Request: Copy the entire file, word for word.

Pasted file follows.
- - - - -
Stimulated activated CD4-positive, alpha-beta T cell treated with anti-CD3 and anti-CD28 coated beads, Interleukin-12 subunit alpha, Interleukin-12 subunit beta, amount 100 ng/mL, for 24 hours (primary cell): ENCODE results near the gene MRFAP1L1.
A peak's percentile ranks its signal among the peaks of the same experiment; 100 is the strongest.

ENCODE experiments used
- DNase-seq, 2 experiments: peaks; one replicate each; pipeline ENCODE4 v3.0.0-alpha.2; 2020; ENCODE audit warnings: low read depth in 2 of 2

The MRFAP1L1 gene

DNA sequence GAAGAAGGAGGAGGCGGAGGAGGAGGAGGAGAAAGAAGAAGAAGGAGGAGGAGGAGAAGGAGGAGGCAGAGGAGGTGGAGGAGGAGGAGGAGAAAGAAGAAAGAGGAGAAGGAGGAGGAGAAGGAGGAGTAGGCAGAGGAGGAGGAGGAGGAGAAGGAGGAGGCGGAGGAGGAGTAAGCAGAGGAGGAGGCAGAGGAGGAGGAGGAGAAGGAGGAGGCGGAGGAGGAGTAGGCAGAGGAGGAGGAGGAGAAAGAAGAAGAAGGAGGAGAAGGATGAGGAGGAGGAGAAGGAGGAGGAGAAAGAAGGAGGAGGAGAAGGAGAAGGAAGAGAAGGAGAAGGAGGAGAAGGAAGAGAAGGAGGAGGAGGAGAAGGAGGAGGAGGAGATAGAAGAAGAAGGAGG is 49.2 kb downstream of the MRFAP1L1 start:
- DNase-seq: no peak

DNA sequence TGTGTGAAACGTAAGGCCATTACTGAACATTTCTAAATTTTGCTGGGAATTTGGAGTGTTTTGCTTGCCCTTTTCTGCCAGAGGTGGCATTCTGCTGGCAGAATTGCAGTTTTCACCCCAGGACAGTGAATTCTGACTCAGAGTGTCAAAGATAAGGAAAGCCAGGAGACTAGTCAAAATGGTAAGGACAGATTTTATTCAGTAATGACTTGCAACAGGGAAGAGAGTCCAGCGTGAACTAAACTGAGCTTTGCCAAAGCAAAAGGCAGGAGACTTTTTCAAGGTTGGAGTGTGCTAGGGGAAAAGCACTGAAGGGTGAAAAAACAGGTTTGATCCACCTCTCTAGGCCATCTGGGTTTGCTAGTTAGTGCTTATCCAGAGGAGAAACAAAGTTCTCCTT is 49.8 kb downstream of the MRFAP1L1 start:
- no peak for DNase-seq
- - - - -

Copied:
Stimulated activated CD4-positive, alpha-beta T cell treated with anti-CD3 and anti-CD28 coated beads, Interleukin-12 subunit alpha, Interleukin-12 subunit beta, amount 100 ng/mL, for 24 hours (primary cell): ENCODE results near the gene MRFAP1L1.
A peak's percentile ranks its signal among the peaks of the same experiment; 100 is the strongest.

ENCODE experiments used
- DNase-seq, 2 experiments: peaks; one replicate each; pipeline ENCODE4 v3.0.0-alpha.2; 2020; ENCODE audit warnings: low read depth in 2 of 2

The MRFAP1L1 gene

DNA sequence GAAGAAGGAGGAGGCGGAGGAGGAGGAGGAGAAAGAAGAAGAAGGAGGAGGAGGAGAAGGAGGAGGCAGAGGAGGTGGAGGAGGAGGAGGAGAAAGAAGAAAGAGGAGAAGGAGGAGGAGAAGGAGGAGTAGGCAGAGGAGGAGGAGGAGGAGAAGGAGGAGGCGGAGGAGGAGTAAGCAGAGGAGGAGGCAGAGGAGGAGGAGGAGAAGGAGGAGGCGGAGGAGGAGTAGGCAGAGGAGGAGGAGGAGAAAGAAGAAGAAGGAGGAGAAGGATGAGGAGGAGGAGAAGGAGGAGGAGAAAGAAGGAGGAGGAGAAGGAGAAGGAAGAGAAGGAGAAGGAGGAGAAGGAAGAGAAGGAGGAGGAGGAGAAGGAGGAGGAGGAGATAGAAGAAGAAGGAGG is 49.2 kb downstream of the MRFAP1L1 start:
- DNase-seq: no peak

DNA sequence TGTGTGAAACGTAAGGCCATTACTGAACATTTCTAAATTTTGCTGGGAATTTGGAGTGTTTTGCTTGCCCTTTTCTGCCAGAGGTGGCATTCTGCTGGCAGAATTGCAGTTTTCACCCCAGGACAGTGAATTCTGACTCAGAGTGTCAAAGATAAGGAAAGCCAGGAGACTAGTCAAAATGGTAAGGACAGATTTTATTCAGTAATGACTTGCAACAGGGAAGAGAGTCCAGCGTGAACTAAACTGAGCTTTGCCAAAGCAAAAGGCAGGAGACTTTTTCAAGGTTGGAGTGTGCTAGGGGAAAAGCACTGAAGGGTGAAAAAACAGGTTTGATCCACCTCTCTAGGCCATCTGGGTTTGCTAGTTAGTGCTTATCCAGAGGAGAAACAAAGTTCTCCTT is 49.8 kb downstream of the MRFAP1L1 start:
- no peak for DNase-seq